Friday, September 05, 2008

The Baltic Dry Index Keeps On Plunging!


The Baltic Dry Index keeps on plunging!

The Index closed at 5,874 down some 272 points or 4.4%!

Published on Forbes, Dry Bulk Hits Troubled Waters

  • Dry bulk shipping stocks have been on the rocks recently as the rising dollar and declining commodity prices create the perfect storm for investors.

    It doesn't help that worries about a global economic slowdown, especially in China and Europe, and lower steel prices in China have cut into demand for shipping in the near term.

    Even the generally optimistic shipping analysts are sitting up and taking notice. On Wednesday, Lazard Capital Markets analyst Urs Dur downgraded Eagle Bulk Shipping (nasdaq: EGLE - news - people ), Genco Shipping and Trading (nyse: GNK - news - people ) and Navios Maritime Holding (nyse: NM - news - people ) to "hold" from "buy," despite the fact that their earnings to yield outlook is unchanged and they have little exposure to BDI weakness.

    It doesn't help that Chinese iron ore inventories are increasing, while steel prices decline. Dur said that Chinese iron ore inventories at its ports increased last week to 64.8 million tons, the highest level this year, with an estimated six-to-eight-weeks supply from 40 million tons at the end of August 2007. Even though steel production in China has increased more than 11% this year and China's reliance on imported iron ore needed to produce that steel has increased 20% year on year, Dur said "declining steel prices and increasing steel inventories indicate softening near-term demand for spot Capesize ships in the near term."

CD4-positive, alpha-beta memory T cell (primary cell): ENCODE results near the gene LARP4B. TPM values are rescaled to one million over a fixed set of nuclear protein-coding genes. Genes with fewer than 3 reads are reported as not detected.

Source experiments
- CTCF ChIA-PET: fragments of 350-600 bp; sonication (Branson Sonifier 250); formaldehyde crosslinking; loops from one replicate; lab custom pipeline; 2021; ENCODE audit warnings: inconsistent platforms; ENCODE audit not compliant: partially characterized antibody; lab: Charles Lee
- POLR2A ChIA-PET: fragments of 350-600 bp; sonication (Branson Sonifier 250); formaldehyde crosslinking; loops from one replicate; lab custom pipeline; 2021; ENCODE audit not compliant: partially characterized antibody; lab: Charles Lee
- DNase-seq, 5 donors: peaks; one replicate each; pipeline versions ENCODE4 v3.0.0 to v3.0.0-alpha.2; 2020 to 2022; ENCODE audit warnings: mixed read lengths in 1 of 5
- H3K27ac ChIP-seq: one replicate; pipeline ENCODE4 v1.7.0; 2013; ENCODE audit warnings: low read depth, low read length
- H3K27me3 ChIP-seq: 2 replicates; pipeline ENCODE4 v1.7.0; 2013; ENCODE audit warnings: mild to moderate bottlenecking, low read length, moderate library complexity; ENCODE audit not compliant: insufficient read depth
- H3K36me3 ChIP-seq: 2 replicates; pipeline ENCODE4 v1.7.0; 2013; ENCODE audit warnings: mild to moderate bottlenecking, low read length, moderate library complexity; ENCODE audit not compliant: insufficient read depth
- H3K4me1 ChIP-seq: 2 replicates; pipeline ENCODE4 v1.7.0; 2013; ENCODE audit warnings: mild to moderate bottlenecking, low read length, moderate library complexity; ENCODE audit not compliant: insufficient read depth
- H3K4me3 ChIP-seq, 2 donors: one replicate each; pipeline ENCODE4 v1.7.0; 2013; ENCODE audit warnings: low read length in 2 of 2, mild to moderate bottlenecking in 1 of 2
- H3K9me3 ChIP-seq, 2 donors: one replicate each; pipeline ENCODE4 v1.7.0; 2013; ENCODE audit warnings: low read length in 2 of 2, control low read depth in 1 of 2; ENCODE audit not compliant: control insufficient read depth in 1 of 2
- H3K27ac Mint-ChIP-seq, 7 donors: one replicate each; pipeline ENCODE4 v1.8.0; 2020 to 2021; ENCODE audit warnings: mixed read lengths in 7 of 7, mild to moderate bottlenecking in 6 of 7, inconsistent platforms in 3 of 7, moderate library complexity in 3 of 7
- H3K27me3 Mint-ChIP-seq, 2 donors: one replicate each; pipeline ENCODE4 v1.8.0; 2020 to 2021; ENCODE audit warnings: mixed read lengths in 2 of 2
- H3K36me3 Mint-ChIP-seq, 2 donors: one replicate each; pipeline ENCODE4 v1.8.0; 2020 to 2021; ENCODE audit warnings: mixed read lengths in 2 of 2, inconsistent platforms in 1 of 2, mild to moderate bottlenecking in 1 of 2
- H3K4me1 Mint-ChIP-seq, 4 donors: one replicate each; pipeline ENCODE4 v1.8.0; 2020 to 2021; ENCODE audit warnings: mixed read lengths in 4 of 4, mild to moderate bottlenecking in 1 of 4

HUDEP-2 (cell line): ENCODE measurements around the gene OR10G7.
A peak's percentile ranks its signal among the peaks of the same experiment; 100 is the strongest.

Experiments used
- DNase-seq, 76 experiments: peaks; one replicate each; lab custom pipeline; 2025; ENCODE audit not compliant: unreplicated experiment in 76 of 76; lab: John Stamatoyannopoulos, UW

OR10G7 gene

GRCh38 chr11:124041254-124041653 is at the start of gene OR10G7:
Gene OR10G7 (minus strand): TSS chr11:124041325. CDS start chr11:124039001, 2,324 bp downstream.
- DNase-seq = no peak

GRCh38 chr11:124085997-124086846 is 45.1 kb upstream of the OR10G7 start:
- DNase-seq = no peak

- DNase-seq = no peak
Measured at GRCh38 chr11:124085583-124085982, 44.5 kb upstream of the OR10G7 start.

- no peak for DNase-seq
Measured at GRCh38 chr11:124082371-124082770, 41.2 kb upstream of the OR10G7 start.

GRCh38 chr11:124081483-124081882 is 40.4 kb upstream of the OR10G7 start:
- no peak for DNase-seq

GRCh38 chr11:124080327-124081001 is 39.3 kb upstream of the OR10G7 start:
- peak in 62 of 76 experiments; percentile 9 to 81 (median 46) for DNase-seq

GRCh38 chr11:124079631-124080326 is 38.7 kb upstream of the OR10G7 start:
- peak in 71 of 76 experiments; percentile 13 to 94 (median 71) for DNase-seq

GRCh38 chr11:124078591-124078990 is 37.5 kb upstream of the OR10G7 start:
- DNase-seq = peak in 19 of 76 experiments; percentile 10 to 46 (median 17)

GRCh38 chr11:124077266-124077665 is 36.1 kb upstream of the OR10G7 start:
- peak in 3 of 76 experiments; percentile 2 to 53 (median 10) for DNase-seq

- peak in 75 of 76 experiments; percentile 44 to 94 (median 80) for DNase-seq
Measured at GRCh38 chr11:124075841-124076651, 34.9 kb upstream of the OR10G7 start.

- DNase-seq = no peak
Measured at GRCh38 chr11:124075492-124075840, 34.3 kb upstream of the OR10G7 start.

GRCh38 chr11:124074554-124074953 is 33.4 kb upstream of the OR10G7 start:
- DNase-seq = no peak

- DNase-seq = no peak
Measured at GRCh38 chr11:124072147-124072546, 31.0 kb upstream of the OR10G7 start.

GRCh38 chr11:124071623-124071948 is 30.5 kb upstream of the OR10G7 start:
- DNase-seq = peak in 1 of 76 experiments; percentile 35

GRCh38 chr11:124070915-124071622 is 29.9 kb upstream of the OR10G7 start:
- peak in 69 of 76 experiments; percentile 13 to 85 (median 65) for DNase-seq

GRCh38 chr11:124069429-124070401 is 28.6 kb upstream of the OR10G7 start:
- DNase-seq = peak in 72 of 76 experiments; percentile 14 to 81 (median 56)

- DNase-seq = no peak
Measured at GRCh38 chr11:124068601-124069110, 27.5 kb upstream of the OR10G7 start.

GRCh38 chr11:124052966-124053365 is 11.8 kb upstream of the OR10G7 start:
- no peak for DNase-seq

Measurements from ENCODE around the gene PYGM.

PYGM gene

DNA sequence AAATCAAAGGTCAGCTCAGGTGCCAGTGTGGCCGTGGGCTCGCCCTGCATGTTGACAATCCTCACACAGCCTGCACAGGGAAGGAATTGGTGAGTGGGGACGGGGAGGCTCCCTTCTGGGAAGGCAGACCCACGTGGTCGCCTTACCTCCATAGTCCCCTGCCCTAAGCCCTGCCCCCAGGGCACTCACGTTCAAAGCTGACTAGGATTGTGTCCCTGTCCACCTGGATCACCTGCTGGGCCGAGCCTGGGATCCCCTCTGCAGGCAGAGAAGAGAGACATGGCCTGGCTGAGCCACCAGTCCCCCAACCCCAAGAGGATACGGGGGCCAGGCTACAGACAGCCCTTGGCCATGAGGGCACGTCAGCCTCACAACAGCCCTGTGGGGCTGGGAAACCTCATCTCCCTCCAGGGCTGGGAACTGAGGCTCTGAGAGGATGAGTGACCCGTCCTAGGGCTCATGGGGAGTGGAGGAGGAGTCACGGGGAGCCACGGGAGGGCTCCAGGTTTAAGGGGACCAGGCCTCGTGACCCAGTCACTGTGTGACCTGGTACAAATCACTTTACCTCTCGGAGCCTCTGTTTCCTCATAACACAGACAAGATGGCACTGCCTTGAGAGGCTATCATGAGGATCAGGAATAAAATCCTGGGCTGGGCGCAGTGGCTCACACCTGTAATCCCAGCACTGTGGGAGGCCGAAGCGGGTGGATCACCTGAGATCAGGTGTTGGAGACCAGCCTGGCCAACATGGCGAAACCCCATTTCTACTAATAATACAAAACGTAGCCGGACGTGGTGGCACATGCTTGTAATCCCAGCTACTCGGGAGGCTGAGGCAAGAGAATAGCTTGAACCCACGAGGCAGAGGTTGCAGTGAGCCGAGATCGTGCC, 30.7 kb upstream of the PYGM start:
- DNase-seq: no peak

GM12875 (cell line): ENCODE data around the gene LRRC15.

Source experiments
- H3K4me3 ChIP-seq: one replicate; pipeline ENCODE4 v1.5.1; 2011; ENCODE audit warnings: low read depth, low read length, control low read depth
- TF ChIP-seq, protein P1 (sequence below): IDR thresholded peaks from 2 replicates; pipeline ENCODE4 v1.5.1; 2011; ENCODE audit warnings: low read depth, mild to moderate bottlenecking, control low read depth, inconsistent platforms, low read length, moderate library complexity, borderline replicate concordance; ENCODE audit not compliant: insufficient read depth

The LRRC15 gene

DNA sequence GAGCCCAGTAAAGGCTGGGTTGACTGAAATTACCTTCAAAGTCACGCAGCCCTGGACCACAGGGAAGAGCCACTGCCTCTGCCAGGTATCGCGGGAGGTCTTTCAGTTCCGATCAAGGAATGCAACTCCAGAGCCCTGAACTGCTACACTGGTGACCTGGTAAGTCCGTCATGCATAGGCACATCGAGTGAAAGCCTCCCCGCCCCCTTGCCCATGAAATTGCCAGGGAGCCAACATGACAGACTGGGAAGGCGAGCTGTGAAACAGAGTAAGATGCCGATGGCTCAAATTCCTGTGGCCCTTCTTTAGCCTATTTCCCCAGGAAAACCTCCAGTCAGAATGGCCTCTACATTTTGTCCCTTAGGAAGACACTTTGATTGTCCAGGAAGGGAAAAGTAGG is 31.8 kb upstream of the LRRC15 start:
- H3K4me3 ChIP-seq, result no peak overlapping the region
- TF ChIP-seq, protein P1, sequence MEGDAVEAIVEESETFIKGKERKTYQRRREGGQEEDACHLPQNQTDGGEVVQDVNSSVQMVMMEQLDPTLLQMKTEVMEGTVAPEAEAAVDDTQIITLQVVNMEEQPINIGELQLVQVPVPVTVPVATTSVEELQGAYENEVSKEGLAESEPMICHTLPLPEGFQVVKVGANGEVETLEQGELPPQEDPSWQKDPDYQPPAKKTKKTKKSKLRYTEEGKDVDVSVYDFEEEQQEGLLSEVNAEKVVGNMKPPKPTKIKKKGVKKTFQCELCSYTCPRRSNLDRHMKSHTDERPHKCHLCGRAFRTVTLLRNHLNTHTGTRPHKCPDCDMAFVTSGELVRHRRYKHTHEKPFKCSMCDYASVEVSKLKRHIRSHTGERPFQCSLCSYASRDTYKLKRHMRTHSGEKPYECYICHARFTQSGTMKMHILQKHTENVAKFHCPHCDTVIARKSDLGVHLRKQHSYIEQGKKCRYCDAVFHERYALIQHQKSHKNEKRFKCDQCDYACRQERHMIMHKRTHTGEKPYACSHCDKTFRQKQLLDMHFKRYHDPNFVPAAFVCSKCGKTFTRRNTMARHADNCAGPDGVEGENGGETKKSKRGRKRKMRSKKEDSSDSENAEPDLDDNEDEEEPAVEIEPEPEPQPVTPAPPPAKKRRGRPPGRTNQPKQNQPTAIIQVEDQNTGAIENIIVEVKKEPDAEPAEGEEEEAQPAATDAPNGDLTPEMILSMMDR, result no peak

Dahlman Rose analyst Omar Nokta said that there are conflicting reports about a rumored iron ore price hike by Vale. Chinese officials have said Vale sent notification to Chinese customers of an additional 20.0% point increase to the initial 65% to 71% price increase for iron ore fines, although Vale has not confirmed the change, he said. These rumors are "clouding the outlook for the market," although he warned that if there were a price hike it "would have a near-term negative impact and explain the violent moves down over the past three days."

    While analysts have been debating over the last few weeks when the dry bulk shippers will see a turnaround, Dur says that the Baltic Dry Index, which is managed by the Baltic Exchange in London and measures dry bulk shipping rates on 40 routes across the world, will likely weaken further in the near term. Even though the BDI still remains at record levels, the supply of Capesize and Panamax ships in the Pacific basin has been increasing, he said, bringing down prices.

    The dark cloud for dry bulk is that Dur expects spot Capesize rates to drop below the $90,000 per day mark by Friday, $4,000 less than Thursday.
    He also forecasts the BDI is likely to decline another 5% to 10%. Since the dry bulk stocks tend to trade with the BDI, or at least closely, Dur says, "downward pressure on the BDI does not cultivate a buying environment."

    The good news is that Dur thinks the BDI and the global economic outlook will improve in the fourth quarter.

Published on Financial Times. Chartering slowdown affects index

  • The fall in the Baltic Dry Index from its record May high point reached 50 per cent Thursday on lower raw materials demand and more vessels available.

    The drop in the global benchmark for the cost of shipping commodities such as iron ore and grains came amid a slowdown in global economic activity and a broad sell-off of commodities.

    However, analysts and brokers said the fall in the index was also related to specific factors in the shipping industry,
    such as the seasonal slowdown in grain trading in the Atlantic in advance of the harvest.

    The index dropped Thursday 4.4 per cent to 5,874; the lowest level since late January, widening its slide from an all-time high of 11,793 to 50.2 per cent.

    Peter Norfolk, of London-based shipbrokers Simpson Spence and Young, said the market was experiencing a “real slowdown in chartering activity”.

    But Mr Norfolk and others said they expected a rebound in freight costs later this year.